the question whether, a will devising real estate was well executed, one of the witnesses being a marksman; and it was held clearly sufficient. It was a case of Gurney v. Corbet in 1710, in a note-book, which was the property of Mr. Justice Burnet. His Lordship said, he thought there might have been a great deal of argument upon it originally. But upon this anthority the plaintiff must take a decree. In a few months afterwards the same point was determined by Sir William Grant, Master of the Rolls, in Addy v. Grix',
1 % Vez. jun. 504.
(5) The counsel for the plaintiff is stated to have adverted to the difference of expression in the statute, with reference to the wit. nesses and the devisor; and to have remarked ihe difficulty of making the proof, in case of the witnesses being dead.
agreeably to the decision of the Chancellor in Harrison v. Harrison, and it therefore seems now to be at rest (6).
It seems to be fairly inferrible from the decision in It is sufficient if
the witnesses atLemayne v. Stanley, that the court were of opinion, test upon the
acknowledgment that it was not necessary that the witnessey should by the testator
of his signature, attest the very act of signing, but that an acknow- without seeing
him actually ledgment by the testator, that the act of signing sign. was done by him, was sufficient for them to attest; for since not the sealing, but the writing over the will with the testator's name in it, was the ground of the decision, the witnesses must have seen this done, if it was judged insufficient for them to attest upon the acknowledgment of the testator; but this was not so found by the jury, or it would have put an end to all controversy upon the case; and if the witnesses did not attest the writing of the whole will by the testator, their attestation could only go to his acknowledgment of his signature. This point, however, seemed to exist in some doubt during a long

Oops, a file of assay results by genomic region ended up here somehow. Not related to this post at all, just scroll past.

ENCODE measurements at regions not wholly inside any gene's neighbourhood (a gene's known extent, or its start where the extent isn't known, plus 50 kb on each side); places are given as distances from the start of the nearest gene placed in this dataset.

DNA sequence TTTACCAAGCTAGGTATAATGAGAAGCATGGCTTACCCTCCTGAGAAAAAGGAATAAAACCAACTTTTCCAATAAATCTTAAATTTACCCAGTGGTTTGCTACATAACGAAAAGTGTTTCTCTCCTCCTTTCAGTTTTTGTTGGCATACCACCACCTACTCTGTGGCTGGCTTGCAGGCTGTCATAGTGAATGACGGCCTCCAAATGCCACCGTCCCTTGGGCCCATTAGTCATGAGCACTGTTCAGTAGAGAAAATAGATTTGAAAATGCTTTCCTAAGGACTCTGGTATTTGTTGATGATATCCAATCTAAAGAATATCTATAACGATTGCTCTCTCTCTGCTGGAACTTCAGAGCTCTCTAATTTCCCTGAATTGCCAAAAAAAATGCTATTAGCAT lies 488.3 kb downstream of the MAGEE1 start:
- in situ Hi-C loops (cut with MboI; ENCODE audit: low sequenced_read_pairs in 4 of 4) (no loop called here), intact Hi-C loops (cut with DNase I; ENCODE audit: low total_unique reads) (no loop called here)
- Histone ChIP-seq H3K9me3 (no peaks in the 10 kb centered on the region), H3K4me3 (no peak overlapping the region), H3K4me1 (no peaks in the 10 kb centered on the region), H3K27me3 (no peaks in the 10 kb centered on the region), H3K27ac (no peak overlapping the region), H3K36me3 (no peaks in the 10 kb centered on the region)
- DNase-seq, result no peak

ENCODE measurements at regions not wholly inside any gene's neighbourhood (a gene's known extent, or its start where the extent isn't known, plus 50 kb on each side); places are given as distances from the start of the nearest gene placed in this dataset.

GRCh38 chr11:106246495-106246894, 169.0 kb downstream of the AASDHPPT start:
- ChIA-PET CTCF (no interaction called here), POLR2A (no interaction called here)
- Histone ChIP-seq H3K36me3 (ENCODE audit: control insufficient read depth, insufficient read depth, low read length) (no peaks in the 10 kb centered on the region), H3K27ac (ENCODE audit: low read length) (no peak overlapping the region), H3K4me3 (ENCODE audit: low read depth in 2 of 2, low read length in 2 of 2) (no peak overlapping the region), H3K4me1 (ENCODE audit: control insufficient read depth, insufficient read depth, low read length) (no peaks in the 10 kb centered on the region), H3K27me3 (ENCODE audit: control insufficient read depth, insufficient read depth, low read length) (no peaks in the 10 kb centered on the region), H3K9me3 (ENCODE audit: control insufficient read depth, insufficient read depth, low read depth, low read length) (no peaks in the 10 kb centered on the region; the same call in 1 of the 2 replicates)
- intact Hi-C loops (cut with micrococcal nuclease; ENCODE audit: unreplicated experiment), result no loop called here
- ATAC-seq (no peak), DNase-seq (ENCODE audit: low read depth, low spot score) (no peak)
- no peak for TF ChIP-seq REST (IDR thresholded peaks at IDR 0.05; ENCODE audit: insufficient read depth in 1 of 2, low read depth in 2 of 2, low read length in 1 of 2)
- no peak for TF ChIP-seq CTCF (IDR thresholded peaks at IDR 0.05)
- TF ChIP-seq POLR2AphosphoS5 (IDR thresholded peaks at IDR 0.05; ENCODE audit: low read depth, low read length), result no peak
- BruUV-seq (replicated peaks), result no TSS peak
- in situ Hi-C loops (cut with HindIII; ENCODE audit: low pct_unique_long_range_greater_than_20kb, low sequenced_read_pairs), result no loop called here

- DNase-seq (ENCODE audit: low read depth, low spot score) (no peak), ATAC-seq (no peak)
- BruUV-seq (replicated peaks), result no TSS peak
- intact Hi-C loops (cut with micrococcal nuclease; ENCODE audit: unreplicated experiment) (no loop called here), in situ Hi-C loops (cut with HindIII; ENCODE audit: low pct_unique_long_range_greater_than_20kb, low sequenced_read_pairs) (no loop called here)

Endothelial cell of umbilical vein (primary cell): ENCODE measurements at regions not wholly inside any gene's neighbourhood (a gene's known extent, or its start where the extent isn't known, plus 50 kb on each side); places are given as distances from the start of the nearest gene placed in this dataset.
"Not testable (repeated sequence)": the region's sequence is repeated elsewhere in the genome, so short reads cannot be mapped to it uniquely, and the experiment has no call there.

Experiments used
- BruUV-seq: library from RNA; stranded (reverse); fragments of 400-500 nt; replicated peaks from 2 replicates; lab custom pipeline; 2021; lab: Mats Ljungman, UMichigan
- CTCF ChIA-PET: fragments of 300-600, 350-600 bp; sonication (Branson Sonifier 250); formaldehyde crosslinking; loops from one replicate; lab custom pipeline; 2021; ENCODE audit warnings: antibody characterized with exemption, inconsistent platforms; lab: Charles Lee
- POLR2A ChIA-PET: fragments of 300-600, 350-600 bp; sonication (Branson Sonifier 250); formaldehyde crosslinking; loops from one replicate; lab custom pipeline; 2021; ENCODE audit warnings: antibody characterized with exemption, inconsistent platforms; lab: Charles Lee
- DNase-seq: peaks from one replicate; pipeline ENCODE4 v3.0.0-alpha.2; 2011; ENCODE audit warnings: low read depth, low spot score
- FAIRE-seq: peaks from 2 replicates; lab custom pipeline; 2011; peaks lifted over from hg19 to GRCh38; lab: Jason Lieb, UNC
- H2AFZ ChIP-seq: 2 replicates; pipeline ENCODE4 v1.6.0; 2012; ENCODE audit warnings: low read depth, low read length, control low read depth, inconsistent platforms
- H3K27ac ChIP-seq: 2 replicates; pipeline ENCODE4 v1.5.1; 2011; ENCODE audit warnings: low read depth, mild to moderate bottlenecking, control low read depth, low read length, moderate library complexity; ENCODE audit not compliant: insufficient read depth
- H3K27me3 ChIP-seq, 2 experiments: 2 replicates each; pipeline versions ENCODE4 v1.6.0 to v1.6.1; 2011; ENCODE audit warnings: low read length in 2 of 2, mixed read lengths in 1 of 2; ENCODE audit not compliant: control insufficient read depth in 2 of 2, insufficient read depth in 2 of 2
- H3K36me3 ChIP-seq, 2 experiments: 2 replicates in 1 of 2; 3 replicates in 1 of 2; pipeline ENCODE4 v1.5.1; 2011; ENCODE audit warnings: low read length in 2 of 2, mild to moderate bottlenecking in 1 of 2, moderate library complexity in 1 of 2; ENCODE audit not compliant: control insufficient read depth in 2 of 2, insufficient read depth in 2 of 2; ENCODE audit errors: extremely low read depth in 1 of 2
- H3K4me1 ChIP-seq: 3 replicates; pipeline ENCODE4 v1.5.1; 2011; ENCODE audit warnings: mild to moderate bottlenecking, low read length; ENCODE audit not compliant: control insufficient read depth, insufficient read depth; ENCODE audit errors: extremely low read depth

(6) According to the report of the case of Lemayne v. Stanley, in Freeman, the court were of opinion, that if the testator had his name on a stamp, it would be enough if he impressed his name instead of writing it. And in Strange o. Barnard, 2 Bro. C. C. 585. it was held, that stamping was equivalent to sealing. By the civil law, if a testator could not write, he was not admitted to make his mark, but an eighth subscribing witness (seven being the ordinary legal number) was called in to subscribe in the place of the testator. C. 6. 23. 1.
time after the statute was passed. In Dormer v. Thurland", where the will was not signed by the testator in the presence of the witnesses, but he acknowledged it to be his hand, and declared it to be his will in their presence, Lord Chancellor King inclined to think that the will was good, but ordered the point to be reserved, and made a case for further consideration (7),
However, in Stonehouse v. Evelyn", which came before the Master of the Rolls (Sir J. Jekyll) a few years afterwards, the will was held good, though the witnesses did not see the testator sign it, but he owned it before them to be his hand. And the reporter adds, that on his mentioning this opinion of the Master of the Rolls to Mr. Justice Fortescue Aland, he said it was the common practice, and that he had twice or thrice ruled it so upon evidence on the circuit; and that it was sufficient if one of the three subscribing witnesses swore that the testator acknowledged the signing to be his own hand writing.
Sir Joseph Jekyll had delivered a similar opinion a little before in a case of Smith v. Codron, cited by Lord Hardwicke in Grayson V. Atkinson'. In that case A signed and published a will in the presence of
m 2 P. Wms, 506.
A 3 P. Wms.
• 2 Vez. 455.
(7) But the judges of B. R. on argument held the will void, as a charge, for want of being sealed, according to the direction of the power.